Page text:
Soup’s On: Roasted Tomato Basil Soup Recipe

to 10px; WIDTH: 307px; CURSOR: hand; HEIGHT: 400px; TEXT-ALIGN: center” alt=”” src=”” border=”0″ />Vintage Silver Soup Ladle is available
from “Treasures” by The Antiques Diva™

Dear Diva Readers,

top:2px;padding-right:5px;font-family:times;”>Soup is a staple in the Diva Household. After a hard day’s work hitting the flea markets, I love nothing more than to return home and dish up a steaming bowl of Roasted Tomato Soup. Often we serve alongside this dish a modern, diva-inspired twist on the classic American toasted cheese sandwich, substituting Kraft singles with brie or camembert! This substitute was made out of necessity when we first moved to Paris and couldn’t find American cheese – but now it’s one of our favorite comfort foods for casual weekends at home! While tomato soup of any kind is down-right tasty, following is my favorite Tomato Soup recipe courtesy of The Barefoot Contessa!

tomato-basil-soup-recipe/index.html” target=”_blank”>The Barefoot Contessa’s Roasted Tomato and Basil Soup Recipe
• 3 pounds ripe plum tomatoes, cut in half lengthwise
• 1/4 cup plus 2 tablespoons good olive oil
• 1 tablespoon kosher salt
• 1 1/2 teaspoons freshly ground black pepper
• 2 cups chopped yellow onions (2 onions)
• 6 garlic cloves, minced
• 2 tablespoons unsalted butter
• 1/4 teaspoon crushed red pepper flakes
• 1 (28-ounce) canned plum tomatoes, with their juice
• 4 cups fresh basil leaves, packed
• 1 teaspoon fresh thyme leaves
• 1 quart chicken stock or water

Preheat the oven to 400 degrees F. Toss together the tomatoes, 1/4 cup olive oil, salt, and pepper. Spread the tomatoes in 1 layer on a baking sheet and roast for 45 minutes.

In an 8-quart stockpot over medium heat, saute the onions and garlic with 2 tablespoons of olive oil, the butter, and red pepper flakes for 10 minutes, until the onions start to brown. Add the canned tomatoes, basil, thyme, and chicken stock. Add the oven-roasted tomatoes, including the liquid on the baking sheet. Bring to a boil and simmer uncovered for 40 minutes. Pass through a food mill fitted with the coarsest blade. Taste for seasonings. Serve hot or cold.


to 10px; WIDTH: 229px; CURSOR: hand; HEIGHT: 400px; TEXT-ALIGN: center” alt=”” src=”” border=”0″ />Located in Berlin? Take Cooking Lessons with Chef in Berlin!
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BASIC KNIFE SKILLS – Thursday May 6 from 18:00 to 21:00
NO COOK PASTA SAUCES – Wednesday May 12 from 18:00 to 21:00
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to 10px; WIDTH: 400px; CURSOR: hand; HEIGHT: 300px; TEXT-ALIGN: center” alt=”” src=”” border=”0″ />Soup’s On! Serve up something sensational with this Vintage Silver Plate (marked) Soup Ladle in green felt-lined box. Purchased at the famed French Flea Market – La Foire Nationale a la Brocante et Aux Jambons in the Parisian suburb of ile de Chatou, this ladle originates from the late 19th to early 20th C and is as functional today as it was nearly 100 years ago!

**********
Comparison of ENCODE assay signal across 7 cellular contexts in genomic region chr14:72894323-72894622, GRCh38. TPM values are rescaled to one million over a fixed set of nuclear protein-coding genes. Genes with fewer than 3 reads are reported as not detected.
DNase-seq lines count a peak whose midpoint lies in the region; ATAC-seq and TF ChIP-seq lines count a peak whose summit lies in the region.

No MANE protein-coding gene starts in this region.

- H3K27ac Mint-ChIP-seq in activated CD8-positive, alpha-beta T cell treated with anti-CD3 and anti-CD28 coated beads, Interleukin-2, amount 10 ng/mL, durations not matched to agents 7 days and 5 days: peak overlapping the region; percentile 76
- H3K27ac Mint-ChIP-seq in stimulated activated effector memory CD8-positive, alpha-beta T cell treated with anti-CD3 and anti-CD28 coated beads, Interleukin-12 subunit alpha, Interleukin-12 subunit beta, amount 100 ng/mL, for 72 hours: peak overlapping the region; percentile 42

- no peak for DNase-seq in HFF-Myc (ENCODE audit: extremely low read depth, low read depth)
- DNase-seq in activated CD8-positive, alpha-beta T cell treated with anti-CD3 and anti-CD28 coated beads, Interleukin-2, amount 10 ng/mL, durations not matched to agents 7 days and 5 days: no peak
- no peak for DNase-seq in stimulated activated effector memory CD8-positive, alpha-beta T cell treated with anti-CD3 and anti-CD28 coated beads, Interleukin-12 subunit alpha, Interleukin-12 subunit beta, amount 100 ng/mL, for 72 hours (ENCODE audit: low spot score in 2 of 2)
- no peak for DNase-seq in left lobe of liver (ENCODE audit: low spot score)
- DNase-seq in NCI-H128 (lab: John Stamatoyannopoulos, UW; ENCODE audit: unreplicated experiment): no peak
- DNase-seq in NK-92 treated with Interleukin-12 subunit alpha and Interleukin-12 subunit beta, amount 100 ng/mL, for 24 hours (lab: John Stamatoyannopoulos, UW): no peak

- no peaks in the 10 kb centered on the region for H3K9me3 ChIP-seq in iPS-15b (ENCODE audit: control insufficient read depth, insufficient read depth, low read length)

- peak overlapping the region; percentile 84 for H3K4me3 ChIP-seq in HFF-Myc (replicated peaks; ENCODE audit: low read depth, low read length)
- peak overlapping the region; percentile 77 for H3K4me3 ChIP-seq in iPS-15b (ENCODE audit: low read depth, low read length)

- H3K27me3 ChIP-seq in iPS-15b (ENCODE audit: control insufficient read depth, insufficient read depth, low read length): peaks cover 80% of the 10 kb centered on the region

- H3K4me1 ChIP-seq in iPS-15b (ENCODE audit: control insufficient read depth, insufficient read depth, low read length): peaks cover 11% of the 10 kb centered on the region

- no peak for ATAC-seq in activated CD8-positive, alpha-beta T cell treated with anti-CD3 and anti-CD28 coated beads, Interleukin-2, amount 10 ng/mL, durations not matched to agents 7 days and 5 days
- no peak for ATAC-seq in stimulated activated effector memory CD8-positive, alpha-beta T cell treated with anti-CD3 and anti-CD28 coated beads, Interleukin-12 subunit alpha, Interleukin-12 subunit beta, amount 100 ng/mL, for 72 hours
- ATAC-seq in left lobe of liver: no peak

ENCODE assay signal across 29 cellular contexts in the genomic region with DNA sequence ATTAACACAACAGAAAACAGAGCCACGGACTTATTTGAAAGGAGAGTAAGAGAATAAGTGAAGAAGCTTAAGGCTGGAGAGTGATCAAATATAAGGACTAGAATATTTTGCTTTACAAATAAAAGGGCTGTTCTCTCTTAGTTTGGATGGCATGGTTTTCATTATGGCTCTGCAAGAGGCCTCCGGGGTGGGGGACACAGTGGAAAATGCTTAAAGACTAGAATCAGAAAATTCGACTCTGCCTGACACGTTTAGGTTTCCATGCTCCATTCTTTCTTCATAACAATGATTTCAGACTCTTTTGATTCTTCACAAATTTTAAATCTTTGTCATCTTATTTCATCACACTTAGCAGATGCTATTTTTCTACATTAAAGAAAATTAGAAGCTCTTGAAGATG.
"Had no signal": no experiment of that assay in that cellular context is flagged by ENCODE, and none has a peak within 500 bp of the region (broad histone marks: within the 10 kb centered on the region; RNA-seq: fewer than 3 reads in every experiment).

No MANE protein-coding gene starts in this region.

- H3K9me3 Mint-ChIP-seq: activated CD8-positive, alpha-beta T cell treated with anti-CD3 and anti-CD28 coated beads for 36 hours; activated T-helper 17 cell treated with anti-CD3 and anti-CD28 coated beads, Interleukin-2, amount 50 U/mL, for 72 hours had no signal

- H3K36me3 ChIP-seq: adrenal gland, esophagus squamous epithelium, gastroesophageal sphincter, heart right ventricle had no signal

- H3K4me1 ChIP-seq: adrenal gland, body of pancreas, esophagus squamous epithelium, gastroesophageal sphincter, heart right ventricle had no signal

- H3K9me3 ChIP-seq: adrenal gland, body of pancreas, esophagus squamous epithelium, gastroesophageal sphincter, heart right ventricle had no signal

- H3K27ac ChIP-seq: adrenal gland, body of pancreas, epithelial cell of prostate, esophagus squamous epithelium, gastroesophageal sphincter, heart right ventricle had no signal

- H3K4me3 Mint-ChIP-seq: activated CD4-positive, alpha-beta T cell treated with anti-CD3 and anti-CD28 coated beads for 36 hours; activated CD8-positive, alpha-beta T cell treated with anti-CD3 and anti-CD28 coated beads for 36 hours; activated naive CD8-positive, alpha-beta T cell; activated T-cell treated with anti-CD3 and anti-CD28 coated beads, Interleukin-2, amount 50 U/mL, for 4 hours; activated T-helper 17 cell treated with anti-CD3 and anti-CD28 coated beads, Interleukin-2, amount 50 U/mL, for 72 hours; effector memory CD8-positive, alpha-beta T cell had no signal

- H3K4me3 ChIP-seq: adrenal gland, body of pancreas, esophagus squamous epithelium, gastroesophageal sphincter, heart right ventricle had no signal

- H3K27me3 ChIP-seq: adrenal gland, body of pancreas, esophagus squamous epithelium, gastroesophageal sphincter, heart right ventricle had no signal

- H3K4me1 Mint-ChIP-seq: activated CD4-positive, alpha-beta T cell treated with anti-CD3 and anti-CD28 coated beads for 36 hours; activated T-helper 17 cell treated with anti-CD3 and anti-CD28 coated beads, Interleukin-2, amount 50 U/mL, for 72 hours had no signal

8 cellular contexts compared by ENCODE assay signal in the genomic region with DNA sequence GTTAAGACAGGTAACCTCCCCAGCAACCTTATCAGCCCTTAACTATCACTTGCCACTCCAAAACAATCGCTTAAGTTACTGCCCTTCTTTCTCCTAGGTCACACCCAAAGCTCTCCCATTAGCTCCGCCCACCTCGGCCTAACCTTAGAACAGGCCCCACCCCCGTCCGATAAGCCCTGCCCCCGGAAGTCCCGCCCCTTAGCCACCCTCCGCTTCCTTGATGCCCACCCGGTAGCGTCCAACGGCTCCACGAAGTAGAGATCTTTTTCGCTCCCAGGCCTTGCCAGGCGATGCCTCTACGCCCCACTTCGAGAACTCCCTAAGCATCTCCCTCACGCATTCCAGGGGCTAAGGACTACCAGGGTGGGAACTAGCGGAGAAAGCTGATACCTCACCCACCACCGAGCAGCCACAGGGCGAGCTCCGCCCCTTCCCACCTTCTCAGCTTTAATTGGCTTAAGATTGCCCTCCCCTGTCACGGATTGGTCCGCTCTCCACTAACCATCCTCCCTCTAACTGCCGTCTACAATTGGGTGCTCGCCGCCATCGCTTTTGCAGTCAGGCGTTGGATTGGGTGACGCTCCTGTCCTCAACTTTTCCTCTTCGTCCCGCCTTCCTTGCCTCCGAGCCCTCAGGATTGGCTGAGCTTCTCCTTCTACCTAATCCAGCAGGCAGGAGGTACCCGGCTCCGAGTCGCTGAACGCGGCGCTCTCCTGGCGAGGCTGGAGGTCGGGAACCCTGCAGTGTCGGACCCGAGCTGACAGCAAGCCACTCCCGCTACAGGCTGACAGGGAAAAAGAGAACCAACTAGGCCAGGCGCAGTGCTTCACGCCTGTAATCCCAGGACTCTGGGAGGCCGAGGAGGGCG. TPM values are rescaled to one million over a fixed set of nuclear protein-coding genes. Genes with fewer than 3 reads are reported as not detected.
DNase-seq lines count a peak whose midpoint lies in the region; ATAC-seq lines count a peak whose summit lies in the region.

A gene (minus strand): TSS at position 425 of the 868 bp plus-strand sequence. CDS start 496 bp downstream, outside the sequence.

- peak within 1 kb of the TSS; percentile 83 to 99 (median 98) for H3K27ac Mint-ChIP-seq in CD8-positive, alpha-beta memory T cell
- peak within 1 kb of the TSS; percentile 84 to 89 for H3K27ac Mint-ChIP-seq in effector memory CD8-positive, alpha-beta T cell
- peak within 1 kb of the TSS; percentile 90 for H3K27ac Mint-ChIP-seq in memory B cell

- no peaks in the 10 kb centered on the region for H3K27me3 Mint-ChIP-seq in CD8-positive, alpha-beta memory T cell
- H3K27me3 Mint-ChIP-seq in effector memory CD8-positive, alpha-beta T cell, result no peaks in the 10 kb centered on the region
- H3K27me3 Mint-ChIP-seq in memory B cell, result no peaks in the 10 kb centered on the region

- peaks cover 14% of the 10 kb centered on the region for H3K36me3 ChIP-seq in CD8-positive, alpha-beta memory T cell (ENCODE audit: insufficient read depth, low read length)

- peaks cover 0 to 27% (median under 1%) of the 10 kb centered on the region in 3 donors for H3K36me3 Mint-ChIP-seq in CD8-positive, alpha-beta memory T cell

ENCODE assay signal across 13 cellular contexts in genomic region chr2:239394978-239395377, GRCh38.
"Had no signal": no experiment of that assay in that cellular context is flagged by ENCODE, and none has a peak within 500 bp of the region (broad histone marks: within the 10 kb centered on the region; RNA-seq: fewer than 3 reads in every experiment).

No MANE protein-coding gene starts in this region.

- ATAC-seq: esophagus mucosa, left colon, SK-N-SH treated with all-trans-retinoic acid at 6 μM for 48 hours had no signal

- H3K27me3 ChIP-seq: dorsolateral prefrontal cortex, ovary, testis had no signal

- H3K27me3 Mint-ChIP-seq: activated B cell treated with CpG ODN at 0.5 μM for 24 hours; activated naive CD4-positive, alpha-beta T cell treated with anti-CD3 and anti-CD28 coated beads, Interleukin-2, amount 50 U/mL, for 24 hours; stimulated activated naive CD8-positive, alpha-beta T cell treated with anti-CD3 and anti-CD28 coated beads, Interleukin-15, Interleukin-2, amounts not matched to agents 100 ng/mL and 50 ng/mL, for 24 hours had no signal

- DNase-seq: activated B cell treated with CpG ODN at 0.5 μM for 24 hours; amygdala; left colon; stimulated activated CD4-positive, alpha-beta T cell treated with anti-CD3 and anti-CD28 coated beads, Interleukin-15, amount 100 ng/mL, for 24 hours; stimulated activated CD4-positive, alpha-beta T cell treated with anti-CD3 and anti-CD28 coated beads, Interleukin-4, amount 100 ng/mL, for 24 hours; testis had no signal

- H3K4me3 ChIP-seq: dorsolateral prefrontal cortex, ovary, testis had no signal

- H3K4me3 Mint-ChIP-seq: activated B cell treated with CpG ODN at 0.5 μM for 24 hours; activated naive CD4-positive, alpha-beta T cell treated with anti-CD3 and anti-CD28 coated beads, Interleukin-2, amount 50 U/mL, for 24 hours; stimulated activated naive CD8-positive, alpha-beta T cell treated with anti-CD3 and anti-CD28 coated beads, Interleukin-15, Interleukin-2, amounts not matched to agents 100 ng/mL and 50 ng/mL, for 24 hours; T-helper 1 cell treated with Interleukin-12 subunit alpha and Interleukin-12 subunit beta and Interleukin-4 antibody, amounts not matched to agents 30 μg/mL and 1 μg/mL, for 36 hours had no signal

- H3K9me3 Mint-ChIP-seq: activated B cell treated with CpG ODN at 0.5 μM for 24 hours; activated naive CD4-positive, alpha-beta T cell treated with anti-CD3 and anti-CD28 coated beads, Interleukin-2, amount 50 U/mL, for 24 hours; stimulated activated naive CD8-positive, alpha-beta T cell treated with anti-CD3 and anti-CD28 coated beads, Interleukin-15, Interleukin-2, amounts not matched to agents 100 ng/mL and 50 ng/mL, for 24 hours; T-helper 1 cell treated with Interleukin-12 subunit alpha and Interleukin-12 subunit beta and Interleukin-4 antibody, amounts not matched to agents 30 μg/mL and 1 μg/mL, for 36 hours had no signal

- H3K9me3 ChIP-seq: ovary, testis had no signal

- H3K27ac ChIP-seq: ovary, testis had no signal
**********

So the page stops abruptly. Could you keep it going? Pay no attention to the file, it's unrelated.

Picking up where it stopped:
“TREASURES” by The Antiques Diva™
European Antiques, Vintage Finds & Objects of Curiosity!

Bon Appetit!

The Antiques Diva™

Reader’s Kitchen Tip and Soup Recipe – From The Contessa

Dearest Diva,

top:2px;padding-right:5px;font-family:times;”>I just have to tell you about the most marvelous kitchen tool my husband, Sir Jeffrey, bought me. It’s called a Mezzaluna and he got it from the Nigella Lawson Living Kitchen catalogue. It’s shaped like a crescent moon and is made of stainless steel. The moon edge is very sharp and makes chopping and cutting a breeze. I’ve used it on fresh herbs and most recently on several pounds of mushrooms. I was making one of my signature recipes (a divine cream of mushroom soup) and had to chop lots of mushrooms and also shallots. The Mezzaluna made the whole job so easy; I couldn’t believe I ever chopped with knives. It has handles on both sides so you just rock and chop. I love it!

Just a little tip for those foodies that read your blog.

Bon Appetite!

The Contessa


The Contessa’s Divine Cream of Mushroom Soup!

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2 lbs of fresh mushrooms
1/4 cup vegetable oil
1/4 cup butter ( I used salted)
4-5 shallots, chopped fine
2 1/2 tablespoons flour
4 cups heavy cream
1/2 cup of sherry or other white wine
pinch of nutmeg
salt and pepper
optional garnish…chopped fresh parsley

First of all regarding the mushrooms…You can use any kind that your local market has fresh. Sometimes I use your basic plain mushroom but sometimes I like to mix it up with shitake, baby bells, chanterelles, etc.

Finely chop the mushrooms and shallots.

In a large pan, heat the oil and butter over medium heat. Add the mushrooms and shallots; turn the heat up a bit and sauté, stirring frequently about 20 or so minutes. When the mushrooms look like a dark brown paste and most of the liquid has evaporated, add the flour
and stir.

Add the cream and deglaze the pan, then simmer about another 15 minutes until it thickens. Be careful it doesn’t stick. Keep scraping the bottom of the pan with a wooden spoon.

Now at this point, if you want your soup to have the consistency of bisque, you can puree the soup in batches in a food processor or blender. Personally, I prefer to keep it chunky.

Before you serve, add the nutmeg, salt and pepper to taste and finally the wine. I have tried it with sherry and white wine which I prefer. A nice dry white wine is great.

Serve with a nice crusty bread and salad and you have a wonderful dinner!